Posted by Julie Wiens Posted on 9:24 PM | 2 comments

More Pyramids...

Following the last day of the conference, the organizers took us to a really swanky outdoor restaurant in southern Cairo that overlooked the Citadel of Saladin. The camera didn’t take very good night shots (I didn’t have a tripod and I’m not an experienced photographer), so this photo doesn’t do the view justice.
With the conference over, we spend the next two days exploring more ancient and contemporary Egyptian culture. With the help and suggestions of one of our fellow conference attendees (Naoshin Haque), we arranged for an all-day tour of the area south of Cairo. Specifically, we went to Saqqara, Memphis, and Dahshur. There were 7 of us in two cars, so we were a bit more mobile and organized than before. It was both an incredibly fun and unsettling day. Fun because of all the awesome sites we saw with few if any other tourists around, and unsettling because of certain “locals” who constantly shadowed us looking for ways to separate us from our money.

First stop was Saqqara:

It has a nice, small museum and some very accessible pyramids, including the famous “stepped” pyramid that is the oldest large pyramid in Egypt:
We delved down into one of the smaller pyramids here, through a creepy tunnel.
Then passed through a reconstructed colonnaded temple leading to the “Stepped” pyramid. I’m standing in front of a massive stone door of the temple. You can see the hinge of the door near the top.
Here’s the “Stepped” pyramid itself:
Next stop was Memphis. The drivers took us to the Memphis museum, but we weren’t in the mood for a museum when there were still so many real pyramids to explore, so we didn’t linger in Memphis. Instead we headed on to Dahshur, where we encountered the Red Pyramid, Bent Pyramid and Black Pyramid.

This is the Red Pyramid, with a path leading up to the entrance. If you squint, you can see a dog lying in the shadow of nearest-right stone outlining the path up to the entrance. I took a close up of the dog while he was yawning.
We climbed up to the entrance then made the arduous climb down into the Red Pyramid along a very narrow, very steep, and very low-ceilinged passageway. This was not for the faint of heart. We were short of breath and sore of leg when we reached the inner sanctum of the pyramid. (My legs were very sore the next day)
Unfortunately, flash photography was not allowed inside, so I don’t have a photo. The limestone inside had a red tint, hence the name of the pyramid. Apart from the impressive internal structure of the building, there was little else inside to take note off. I imagine the contents were either looted or transported to museums.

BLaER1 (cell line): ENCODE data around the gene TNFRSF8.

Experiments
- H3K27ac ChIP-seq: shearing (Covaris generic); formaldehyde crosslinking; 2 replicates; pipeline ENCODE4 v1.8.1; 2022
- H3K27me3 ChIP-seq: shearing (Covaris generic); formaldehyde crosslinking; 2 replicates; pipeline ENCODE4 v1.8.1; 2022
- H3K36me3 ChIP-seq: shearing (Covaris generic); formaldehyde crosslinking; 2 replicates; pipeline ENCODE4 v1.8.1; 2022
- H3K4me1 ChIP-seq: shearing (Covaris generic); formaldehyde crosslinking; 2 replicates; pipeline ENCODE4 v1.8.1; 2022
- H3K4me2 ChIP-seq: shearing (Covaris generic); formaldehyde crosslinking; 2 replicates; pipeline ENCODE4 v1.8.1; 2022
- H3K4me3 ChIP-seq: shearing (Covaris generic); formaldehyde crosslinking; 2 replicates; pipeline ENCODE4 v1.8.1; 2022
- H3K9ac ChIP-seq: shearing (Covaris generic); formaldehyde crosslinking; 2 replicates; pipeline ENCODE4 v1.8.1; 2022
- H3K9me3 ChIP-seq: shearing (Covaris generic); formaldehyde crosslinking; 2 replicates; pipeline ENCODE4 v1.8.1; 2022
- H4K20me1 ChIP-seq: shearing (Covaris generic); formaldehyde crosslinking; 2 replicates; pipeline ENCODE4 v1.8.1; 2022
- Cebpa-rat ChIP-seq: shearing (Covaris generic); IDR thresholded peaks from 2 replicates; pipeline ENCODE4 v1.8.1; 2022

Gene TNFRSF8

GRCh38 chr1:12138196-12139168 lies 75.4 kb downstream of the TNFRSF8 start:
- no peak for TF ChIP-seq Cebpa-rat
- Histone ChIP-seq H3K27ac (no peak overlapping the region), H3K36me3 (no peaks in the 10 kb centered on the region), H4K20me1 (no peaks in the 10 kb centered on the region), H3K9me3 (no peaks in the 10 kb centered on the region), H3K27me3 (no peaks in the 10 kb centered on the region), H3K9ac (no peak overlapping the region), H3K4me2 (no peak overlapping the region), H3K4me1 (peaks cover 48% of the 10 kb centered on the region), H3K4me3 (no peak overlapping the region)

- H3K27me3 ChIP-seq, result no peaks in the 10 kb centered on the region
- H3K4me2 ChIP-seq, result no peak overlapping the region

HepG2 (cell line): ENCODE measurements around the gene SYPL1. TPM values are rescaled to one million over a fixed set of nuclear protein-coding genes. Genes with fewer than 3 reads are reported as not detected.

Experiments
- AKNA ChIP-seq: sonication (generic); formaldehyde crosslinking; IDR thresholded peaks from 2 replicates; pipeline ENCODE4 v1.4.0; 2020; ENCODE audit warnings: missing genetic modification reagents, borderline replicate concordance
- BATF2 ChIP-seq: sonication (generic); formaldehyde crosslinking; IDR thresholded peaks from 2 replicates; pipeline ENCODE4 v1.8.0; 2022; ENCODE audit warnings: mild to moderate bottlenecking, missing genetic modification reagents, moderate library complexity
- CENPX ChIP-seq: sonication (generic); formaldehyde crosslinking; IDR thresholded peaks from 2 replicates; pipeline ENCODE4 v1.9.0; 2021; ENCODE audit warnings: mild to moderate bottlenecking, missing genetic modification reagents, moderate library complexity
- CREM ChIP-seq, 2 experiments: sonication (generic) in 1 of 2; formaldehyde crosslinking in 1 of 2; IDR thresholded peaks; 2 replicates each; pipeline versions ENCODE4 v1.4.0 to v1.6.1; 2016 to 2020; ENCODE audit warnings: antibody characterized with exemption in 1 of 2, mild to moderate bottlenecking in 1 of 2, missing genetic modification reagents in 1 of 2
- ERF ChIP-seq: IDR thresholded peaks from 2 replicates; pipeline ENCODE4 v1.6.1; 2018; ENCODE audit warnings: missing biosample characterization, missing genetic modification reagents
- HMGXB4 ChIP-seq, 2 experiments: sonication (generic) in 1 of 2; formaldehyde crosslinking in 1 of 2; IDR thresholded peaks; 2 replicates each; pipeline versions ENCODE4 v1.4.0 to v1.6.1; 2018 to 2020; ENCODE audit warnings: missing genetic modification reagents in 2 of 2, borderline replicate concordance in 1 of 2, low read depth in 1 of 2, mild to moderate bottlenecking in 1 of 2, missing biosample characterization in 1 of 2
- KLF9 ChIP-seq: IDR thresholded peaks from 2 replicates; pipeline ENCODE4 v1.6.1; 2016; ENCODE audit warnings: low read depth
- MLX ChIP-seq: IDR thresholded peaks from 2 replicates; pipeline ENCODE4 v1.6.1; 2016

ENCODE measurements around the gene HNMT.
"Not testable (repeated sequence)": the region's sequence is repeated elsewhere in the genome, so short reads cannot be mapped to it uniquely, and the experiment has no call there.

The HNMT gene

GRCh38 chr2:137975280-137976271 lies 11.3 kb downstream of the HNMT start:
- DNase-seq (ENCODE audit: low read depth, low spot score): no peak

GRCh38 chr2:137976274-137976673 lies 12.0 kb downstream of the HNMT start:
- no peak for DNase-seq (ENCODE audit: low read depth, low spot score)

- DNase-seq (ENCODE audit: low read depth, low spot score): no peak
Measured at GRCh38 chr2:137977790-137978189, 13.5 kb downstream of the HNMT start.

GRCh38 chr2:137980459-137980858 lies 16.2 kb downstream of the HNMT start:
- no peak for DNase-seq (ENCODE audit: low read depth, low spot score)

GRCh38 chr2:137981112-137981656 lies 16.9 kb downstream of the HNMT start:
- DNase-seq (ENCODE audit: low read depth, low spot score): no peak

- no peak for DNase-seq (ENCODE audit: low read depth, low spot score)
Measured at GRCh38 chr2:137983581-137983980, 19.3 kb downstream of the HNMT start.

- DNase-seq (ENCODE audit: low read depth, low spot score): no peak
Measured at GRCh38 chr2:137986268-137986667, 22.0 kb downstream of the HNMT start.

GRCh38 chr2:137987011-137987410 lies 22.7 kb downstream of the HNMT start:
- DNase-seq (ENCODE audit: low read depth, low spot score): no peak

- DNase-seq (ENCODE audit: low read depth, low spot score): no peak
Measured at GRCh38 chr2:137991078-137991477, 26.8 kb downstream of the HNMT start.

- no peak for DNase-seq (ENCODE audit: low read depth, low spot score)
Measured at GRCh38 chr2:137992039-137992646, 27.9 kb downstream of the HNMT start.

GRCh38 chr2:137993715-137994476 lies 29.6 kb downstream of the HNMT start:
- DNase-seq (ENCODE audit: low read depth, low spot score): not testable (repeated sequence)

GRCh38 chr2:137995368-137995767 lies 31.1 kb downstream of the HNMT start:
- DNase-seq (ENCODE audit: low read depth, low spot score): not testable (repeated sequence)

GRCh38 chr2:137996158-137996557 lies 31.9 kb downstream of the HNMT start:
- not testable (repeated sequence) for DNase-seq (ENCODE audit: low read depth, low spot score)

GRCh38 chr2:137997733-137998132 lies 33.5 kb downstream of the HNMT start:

Next stop was the Bent Pyramid.
This one seemed to be as large as the Great Pyramid of Giza, but apparently it is not quite as large. The finer limestone plaster is better preserved though. We slowly made our way around the Bent Pyramid, marveling at the surroundings. Again, I tried to get a couple people in the frame next to the pyramid to give a sense of scale.
The next couple photos here are me standing next to the Bent Pyramid, with the Red Pyramid in the background.
After this fantastic day of pyramid-viewing, we were hungry for some authentic local food. Naoshin knew of a little place in the middle of crazy Cairo that served a traditional dish (that I think is called “kashuri”). After a metro ride and some hectic walking through hectic Cairo, we found the place. Really good food, and cheap too. We then found some falafel at a Cairo version of a fast food place. It was fast, but it was good. Somehow we navigated our way back to the metro and hotel for the night.


  1. Geez Kyle... I am very jealous. My entire life reading Natl Geos, studying and teaching history has left a real yearning to visit these marvels. I love the stepped pyramid and your account of visiting. Thanks for taking me there with you.

  2. Dang it Kyle! You are making us look bad...